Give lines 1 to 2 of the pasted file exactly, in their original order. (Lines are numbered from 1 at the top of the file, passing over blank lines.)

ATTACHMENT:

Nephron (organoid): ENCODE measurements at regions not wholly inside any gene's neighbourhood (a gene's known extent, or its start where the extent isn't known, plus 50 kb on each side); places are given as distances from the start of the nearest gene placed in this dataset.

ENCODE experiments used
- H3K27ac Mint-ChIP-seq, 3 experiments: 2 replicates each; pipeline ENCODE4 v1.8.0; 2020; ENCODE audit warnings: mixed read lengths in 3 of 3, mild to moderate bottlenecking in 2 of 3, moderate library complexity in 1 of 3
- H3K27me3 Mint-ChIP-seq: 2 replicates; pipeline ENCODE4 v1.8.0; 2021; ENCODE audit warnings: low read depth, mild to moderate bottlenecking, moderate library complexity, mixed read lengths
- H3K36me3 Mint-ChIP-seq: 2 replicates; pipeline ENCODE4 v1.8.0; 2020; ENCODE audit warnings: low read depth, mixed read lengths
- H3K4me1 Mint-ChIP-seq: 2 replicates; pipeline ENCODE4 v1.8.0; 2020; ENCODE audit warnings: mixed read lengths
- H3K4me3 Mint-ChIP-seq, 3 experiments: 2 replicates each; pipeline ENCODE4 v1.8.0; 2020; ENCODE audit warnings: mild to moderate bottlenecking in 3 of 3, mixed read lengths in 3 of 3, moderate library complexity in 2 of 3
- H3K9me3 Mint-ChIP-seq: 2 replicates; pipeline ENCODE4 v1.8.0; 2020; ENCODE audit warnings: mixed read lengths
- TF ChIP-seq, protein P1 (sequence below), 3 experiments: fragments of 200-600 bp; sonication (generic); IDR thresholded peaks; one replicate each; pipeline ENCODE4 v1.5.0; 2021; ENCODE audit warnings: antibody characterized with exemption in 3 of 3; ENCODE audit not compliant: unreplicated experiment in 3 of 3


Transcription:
Nephron (organoid): ENCODE measurements at regions not wholly inside any gene's neighbourhood (a gene's known extent, or its start where the extent isn't known, plus 50 kb on each side); places are given as distances from the start of the nearest gene placed in this dataset.

ENCODE experiments used